Along with the system’s inadequate funding, the pandemic also revealed problems with politics in some counties, notably Spokane County, where that agency’s health officer was fired, reportedly in a disagreement over covid restrictions. Initially, the legislation sought the creation of nine regional districts, with those regional authorities taking greater authority over county agencies. But that proposal brought push-back from county health departments and some Republicans in the House, the Spokesman-Review reported.

The legislation has since been amended to allow county-level districts to maintain much of their control and decision-making, but would require that — with one exception — each county add non-elected members to the county boards of health. Snohomish County lobbied for that one exception, excused from the requirement because — while its 15 board members are all elected officials — it is comprised of three representatives each from the county council and city councils in five districts.

Snohomish County’s lobbying for an exemption is understandable; the relationship between the county Board of Health and the district and its employees has generally worked well, particularly during the pandemic. But the county Board of Health would serve the residents it represents even better if it included non-elected members, including those with medical and health services expertise and from the county’s Native American tribes.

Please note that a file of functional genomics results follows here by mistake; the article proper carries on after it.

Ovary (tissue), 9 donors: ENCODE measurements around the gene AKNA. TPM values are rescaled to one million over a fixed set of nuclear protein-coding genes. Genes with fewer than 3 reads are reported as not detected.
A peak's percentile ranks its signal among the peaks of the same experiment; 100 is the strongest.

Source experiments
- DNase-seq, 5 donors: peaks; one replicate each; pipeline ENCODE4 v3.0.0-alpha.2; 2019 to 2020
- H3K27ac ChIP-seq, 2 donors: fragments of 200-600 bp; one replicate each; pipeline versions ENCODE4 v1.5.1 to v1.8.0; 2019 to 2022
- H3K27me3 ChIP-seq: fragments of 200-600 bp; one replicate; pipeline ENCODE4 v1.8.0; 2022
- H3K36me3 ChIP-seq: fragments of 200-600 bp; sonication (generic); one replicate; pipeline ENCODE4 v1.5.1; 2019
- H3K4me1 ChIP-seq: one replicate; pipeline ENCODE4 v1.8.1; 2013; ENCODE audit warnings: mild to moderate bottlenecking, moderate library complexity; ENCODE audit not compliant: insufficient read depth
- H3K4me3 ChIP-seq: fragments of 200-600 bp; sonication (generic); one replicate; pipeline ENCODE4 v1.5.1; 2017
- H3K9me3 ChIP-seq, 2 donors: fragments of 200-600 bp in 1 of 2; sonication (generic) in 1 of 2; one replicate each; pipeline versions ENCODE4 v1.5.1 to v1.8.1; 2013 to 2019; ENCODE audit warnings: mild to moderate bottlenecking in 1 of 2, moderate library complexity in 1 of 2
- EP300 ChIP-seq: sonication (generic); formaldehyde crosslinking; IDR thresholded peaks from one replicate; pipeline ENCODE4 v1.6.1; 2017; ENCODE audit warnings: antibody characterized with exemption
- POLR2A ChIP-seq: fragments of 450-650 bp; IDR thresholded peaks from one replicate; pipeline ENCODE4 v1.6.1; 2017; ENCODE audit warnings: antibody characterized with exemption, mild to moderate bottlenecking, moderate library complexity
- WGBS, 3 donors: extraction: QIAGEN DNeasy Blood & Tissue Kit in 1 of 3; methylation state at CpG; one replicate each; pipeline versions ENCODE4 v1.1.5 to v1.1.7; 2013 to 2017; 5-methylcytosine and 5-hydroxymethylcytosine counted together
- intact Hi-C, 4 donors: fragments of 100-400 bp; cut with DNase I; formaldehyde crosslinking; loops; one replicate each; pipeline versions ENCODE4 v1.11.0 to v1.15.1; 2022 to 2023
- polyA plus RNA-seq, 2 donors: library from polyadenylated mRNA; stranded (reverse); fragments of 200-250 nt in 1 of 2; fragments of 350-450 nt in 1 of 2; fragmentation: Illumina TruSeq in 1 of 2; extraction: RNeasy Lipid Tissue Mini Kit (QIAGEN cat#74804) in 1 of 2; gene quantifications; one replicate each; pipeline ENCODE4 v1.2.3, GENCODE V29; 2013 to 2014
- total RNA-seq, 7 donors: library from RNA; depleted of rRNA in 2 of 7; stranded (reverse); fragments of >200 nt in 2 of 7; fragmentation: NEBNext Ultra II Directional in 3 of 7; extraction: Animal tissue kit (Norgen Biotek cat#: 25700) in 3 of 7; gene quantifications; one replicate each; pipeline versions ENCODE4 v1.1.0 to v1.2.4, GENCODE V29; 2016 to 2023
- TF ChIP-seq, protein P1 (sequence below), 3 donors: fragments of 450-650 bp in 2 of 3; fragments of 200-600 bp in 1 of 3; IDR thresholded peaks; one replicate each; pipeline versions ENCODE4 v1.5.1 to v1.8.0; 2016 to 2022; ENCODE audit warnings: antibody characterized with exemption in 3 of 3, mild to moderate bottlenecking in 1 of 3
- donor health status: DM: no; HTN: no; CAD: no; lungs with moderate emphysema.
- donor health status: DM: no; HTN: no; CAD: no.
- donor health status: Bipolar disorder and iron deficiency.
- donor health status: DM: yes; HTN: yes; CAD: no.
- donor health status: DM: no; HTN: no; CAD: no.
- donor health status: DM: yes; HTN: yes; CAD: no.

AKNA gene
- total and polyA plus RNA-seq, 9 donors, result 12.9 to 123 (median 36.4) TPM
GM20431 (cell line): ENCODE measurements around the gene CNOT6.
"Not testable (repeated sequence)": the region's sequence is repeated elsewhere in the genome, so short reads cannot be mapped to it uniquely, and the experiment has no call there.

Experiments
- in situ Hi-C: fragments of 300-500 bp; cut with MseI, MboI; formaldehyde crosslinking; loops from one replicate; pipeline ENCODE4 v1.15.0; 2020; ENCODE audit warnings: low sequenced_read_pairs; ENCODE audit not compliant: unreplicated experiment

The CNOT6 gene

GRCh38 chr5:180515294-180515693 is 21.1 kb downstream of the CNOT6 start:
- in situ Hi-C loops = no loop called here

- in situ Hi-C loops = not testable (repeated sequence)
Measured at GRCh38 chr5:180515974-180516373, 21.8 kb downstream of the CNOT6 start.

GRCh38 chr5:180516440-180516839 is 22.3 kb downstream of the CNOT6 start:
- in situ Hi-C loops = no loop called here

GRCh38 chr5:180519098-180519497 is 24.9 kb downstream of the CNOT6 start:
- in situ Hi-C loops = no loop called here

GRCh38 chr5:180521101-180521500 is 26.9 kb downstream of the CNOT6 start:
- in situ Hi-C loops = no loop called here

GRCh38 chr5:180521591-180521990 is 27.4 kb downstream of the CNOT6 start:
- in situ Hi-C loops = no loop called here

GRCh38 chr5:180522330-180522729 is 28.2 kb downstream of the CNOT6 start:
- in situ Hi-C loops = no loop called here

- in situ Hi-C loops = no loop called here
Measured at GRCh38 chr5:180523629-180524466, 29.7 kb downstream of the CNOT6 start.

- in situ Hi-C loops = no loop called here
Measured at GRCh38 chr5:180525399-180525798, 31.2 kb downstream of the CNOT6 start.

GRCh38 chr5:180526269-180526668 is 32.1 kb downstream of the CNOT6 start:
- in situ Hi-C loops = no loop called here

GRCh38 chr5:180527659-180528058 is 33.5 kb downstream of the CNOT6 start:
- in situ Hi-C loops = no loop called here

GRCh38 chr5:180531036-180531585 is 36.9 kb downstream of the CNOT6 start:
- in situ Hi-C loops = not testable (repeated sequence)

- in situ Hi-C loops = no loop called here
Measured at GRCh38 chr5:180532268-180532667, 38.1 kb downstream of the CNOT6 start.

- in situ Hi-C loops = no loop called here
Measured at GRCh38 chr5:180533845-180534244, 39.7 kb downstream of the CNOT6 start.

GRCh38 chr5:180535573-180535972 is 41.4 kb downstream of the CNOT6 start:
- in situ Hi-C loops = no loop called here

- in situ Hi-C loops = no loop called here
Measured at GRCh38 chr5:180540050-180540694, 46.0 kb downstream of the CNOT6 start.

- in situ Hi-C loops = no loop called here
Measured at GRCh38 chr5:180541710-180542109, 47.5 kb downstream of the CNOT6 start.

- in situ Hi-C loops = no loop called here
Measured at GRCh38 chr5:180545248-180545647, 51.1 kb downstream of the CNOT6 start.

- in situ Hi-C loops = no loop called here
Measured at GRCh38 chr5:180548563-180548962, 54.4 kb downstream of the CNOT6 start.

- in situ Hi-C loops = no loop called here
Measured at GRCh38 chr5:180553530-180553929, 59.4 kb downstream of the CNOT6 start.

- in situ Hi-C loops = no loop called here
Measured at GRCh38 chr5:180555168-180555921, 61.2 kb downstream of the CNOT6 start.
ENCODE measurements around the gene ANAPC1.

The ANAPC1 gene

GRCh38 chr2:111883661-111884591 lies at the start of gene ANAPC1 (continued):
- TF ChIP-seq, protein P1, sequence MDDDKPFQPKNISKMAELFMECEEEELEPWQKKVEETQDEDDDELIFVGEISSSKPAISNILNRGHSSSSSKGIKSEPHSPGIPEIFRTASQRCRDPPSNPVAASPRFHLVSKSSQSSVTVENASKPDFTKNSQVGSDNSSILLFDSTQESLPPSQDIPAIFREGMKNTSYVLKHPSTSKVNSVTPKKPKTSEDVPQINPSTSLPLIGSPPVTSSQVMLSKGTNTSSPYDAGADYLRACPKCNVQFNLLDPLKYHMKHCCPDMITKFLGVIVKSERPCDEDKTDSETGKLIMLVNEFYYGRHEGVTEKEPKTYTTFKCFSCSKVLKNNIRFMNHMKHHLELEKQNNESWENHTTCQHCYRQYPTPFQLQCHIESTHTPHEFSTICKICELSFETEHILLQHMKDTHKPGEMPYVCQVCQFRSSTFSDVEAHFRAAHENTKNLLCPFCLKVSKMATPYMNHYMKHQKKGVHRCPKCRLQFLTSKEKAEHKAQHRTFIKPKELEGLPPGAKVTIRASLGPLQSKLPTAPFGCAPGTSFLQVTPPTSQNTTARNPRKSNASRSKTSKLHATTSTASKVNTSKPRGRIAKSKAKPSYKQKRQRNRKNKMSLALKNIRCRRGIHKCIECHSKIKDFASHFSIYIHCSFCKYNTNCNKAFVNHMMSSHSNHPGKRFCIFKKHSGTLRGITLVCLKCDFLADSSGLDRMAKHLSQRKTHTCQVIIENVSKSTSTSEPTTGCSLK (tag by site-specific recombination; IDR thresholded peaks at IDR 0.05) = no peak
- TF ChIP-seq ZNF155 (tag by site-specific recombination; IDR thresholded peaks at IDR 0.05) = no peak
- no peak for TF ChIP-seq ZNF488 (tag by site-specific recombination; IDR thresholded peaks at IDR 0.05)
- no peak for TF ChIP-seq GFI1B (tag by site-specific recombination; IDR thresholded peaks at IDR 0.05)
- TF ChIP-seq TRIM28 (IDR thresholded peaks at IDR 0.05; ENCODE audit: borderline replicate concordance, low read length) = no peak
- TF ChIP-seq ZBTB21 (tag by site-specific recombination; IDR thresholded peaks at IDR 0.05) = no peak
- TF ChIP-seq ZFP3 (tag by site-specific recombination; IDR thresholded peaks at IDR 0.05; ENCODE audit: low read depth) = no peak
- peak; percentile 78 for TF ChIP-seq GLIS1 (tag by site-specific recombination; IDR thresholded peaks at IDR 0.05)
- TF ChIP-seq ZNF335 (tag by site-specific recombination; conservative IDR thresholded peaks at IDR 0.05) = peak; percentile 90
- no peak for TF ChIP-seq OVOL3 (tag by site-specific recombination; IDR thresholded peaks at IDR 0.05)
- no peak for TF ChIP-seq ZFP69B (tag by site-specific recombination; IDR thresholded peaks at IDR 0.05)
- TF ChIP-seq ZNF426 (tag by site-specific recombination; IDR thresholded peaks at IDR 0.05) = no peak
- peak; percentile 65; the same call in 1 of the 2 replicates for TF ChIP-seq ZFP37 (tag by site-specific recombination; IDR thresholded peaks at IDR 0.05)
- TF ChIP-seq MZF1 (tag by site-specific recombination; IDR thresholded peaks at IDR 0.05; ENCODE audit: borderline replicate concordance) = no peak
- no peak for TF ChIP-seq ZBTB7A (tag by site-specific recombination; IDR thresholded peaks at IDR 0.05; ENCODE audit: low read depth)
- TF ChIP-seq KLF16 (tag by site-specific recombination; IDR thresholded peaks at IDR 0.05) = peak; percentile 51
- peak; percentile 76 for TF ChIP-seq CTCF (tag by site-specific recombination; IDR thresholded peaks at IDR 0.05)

Just such a restructuring, in fact, was recommended in a 2016 report by the Ruckleshaus Center, which was jointly requested by the county Board of Health and health district staff.

Among other provisions in the legislation:

The four regional districts would establish regional centers that would coordinate shared services, resources and equipment with the county-level agencies, Robinson said Tuesday. (Rather than pursue separate Senate legislation, Robinson has been keeping in touch with the sponsor of the House legislation, and said she largely supports what was voted out of the House.)

“For example, Snohomish, Skagit, Whatcom and Island counties, if they wanted to share epidemiology work might hire an epidemiologist or two, who could be housed within an existing local health district,” she said.

Four regional health officers, employed and paid by the state, also would also be available to county districts, providing backup and acting as liaisons with the state Department of Health.

Those structural changes are contingent on a minimum level of funding for public health. On top of current statewide funding of about $30 million, additional funding would be split: about 65 percent for the shared regional centers and the remainder allocated locally by the state Department of Health.

But the eventual funding goal is actually higher, Robinson said, as much as $250 million in coming years. That will depend on a pending revenue forecast and the fate of tax proposals, including a tax on sugary soft drinks and on health insurance coverage that will be part of budget discussions.

“We won’t get there right away, but that would be the goal,” she said.

The reforms in the House legislation will next get a hearing before the Senate’s health committee, on which Robinson is a member. Funding and revenue discussions are also ahead.

In the meantime, Snohomish County should dust off its copy of the Ruckleshaus Center report and consider how it might best prepare for increased funding and other reforms.